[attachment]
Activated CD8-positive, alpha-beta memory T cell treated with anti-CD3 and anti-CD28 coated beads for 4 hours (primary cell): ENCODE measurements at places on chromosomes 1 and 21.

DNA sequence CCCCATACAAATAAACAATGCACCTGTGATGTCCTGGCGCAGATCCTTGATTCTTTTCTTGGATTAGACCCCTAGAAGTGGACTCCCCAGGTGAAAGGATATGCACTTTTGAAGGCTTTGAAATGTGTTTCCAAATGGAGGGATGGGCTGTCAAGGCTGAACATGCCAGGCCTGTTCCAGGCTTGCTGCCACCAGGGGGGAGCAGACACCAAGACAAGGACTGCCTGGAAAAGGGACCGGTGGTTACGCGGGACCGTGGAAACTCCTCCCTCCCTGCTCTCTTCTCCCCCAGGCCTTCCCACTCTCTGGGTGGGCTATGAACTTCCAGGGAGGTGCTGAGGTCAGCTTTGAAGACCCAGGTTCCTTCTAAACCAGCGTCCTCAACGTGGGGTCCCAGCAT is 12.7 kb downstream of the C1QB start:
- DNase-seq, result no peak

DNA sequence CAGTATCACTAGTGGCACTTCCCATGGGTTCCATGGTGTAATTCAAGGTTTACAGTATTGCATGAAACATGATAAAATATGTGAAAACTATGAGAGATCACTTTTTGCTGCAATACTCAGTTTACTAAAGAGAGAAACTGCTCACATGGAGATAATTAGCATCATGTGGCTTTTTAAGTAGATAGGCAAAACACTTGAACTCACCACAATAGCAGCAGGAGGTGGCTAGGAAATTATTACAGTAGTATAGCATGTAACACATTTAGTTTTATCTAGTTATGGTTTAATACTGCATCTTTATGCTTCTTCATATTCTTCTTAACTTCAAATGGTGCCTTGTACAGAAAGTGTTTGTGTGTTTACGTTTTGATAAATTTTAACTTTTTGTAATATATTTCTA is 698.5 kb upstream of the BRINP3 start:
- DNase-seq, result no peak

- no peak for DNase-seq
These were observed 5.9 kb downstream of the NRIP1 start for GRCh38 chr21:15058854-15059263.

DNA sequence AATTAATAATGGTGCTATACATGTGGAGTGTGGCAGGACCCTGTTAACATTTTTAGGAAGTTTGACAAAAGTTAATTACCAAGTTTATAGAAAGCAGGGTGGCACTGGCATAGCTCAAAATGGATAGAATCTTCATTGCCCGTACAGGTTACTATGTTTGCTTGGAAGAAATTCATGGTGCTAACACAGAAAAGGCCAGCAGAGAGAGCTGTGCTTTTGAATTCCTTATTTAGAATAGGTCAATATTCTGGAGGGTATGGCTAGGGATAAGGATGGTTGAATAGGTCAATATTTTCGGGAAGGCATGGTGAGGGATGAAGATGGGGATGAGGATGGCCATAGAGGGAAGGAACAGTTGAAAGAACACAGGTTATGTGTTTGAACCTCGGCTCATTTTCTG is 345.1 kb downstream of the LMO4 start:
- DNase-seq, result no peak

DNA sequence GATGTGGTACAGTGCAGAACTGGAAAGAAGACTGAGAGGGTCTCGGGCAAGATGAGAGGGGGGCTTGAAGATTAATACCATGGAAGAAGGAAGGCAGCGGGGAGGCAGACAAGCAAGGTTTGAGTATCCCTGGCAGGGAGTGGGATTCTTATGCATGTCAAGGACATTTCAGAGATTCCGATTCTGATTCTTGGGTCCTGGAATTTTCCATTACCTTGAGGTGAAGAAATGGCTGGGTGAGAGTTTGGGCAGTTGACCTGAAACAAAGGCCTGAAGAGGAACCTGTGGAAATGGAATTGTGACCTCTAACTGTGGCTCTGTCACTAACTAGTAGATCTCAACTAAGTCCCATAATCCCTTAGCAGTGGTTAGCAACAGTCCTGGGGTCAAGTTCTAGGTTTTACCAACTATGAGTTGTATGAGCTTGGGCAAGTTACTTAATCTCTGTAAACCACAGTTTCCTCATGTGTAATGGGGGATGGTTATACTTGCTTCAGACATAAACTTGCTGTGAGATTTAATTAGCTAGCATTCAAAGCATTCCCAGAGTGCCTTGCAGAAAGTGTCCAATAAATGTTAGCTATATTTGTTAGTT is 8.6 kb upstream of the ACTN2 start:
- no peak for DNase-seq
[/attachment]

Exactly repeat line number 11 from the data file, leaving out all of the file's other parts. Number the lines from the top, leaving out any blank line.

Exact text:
- no peak for DNase-seq